Peaceful Parenting is often misunderstood, because it does not look like any form of discipline most of us grew up with. But what then is peaceful parenting?
To discipline means to teach and what peaceful parenting strives to do is to delocalize this teaching experience from the realm of the parent to that of the child. Thus discipline becomes about learning instead of about teaching, with parents acting as an interpreter and a guide. Peaceful parenting is not about imposing discipline, but about internalizing it, by helping your child deal, understand grasp and handle situations and emotions.
Peaceful parenting can only work when parents obtain a profound understanding of their child and also of themselves. Most of the effort in achieving functional parenting will be directed to the avoidance of having to result to disciplinary measures, which implies knowing one’s triggers, both yours and those of your child. In fact, punitive measures are most often generated not so much by the child’s behavior, but by the parent’s response to that behavior or by the parent’s perception of societal responses to that behavior. These mechanisms make punitive parenting completely arbitrary and thus ineffective.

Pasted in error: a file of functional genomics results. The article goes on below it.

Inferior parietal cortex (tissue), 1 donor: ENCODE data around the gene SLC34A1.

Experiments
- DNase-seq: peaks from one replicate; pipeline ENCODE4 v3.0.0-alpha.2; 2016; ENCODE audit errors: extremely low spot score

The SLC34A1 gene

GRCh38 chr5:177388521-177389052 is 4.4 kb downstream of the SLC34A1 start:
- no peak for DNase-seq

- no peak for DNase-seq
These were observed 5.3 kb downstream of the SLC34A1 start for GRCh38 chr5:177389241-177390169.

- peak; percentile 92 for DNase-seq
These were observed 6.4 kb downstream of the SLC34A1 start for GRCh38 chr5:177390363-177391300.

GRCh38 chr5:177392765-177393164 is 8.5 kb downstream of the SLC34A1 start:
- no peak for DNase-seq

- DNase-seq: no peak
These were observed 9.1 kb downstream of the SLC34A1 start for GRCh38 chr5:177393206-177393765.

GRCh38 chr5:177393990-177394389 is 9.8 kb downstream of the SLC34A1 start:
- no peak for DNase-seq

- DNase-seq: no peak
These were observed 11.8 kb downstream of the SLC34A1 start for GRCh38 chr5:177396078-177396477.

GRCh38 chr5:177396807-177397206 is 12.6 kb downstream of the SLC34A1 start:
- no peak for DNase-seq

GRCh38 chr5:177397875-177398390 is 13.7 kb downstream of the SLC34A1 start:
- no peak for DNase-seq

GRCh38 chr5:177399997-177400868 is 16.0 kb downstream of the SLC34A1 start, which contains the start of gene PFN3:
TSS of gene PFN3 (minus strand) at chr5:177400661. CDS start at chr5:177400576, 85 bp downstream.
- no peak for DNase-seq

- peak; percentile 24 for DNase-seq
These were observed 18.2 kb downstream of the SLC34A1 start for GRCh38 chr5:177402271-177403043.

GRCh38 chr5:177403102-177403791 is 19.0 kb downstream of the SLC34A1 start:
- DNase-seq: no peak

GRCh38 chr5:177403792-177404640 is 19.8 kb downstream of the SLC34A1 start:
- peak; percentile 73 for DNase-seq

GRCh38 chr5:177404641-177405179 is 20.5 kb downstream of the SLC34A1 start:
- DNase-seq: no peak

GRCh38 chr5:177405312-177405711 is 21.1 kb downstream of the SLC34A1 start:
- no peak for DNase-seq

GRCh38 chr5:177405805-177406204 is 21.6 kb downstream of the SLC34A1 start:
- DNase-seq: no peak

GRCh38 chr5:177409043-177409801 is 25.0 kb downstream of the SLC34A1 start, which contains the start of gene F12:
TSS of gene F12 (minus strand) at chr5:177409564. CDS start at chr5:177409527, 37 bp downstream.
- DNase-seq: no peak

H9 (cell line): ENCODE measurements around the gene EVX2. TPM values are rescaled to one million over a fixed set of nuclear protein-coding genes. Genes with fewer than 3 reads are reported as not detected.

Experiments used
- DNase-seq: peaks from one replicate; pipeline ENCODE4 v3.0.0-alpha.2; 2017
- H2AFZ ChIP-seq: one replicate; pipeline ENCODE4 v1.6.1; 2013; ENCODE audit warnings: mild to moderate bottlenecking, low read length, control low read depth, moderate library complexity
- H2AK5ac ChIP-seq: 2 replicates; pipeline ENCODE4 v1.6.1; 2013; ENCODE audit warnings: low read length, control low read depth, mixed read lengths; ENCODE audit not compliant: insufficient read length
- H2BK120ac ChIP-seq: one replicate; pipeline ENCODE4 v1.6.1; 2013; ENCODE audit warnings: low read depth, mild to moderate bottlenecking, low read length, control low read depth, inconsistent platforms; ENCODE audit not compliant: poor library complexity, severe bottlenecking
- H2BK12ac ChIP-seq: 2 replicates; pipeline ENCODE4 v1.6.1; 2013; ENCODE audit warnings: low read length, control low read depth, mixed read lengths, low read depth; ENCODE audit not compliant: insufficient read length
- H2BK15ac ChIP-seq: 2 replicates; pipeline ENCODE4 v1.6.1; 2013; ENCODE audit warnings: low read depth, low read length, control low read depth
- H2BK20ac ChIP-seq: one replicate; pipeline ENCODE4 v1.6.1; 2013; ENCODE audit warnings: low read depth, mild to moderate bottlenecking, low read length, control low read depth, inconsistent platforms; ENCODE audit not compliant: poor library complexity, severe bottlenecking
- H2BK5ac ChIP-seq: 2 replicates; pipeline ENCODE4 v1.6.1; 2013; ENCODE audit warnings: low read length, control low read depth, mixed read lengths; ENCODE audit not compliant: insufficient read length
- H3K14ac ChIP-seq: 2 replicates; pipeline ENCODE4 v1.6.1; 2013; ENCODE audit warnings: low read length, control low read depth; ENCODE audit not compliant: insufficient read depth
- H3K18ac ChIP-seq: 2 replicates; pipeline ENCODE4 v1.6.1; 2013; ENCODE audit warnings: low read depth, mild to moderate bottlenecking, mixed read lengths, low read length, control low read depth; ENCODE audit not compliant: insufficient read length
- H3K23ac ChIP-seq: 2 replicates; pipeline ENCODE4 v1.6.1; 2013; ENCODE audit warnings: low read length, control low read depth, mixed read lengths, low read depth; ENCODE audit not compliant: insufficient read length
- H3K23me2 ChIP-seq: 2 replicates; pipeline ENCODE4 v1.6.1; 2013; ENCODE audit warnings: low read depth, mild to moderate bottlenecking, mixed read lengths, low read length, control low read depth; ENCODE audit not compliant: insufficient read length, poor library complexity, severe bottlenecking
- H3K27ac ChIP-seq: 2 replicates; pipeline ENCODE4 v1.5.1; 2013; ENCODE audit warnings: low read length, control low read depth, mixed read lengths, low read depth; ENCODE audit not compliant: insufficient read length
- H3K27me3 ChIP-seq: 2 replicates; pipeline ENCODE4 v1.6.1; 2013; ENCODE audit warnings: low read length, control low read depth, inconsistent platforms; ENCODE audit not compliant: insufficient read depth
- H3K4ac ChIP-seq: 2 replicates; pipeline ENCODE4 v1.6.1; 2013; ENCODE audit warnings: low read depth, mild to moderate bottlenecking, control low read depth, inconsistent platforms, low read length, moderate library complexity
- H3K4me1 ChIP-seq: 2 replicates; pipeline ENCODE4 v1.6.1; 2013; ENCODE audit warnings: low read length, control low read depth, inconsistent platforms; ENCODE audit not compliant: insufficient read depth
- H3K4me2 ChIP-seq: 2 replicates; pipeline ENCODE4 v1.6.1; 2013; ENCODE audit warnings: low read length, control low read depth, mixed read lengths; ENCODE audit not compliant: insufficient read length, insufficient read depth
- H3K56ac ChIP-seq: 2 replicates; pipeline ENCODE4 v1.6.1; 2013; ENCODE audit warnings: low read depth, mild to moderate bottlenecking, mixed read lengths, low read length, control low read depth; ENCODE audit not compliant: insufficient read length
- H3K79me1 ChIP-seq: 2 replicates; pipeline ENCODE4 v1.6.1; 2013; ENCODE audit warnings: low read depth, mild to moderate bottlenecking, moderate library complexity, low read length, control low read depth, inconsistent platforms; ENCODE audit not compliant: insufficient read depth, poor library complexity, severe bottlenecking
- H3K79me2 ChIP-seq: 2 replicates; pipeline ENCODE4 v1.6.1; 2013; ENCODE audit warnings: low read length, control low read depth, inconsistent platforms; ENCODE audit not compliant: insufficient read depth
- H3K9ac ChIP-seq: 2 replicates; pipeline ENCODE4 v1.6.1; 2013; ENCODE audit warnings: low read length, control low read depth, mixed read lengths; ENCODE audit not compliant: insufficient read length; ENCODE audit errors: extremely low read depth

It becomes clear that parenting peacefully is not a one way street. Parenting, in a peaceful manner, is most about communication than anything else. Internal communication of the parent about his triggers, reactions and expectations and communication (verbal or not) with the child about these same issues.
In conclusion, peaceful parenting is about avoiding triggers and when they are activated, about helping each other overcome them, in order to – eventually – learn to deal with ones triggers internally.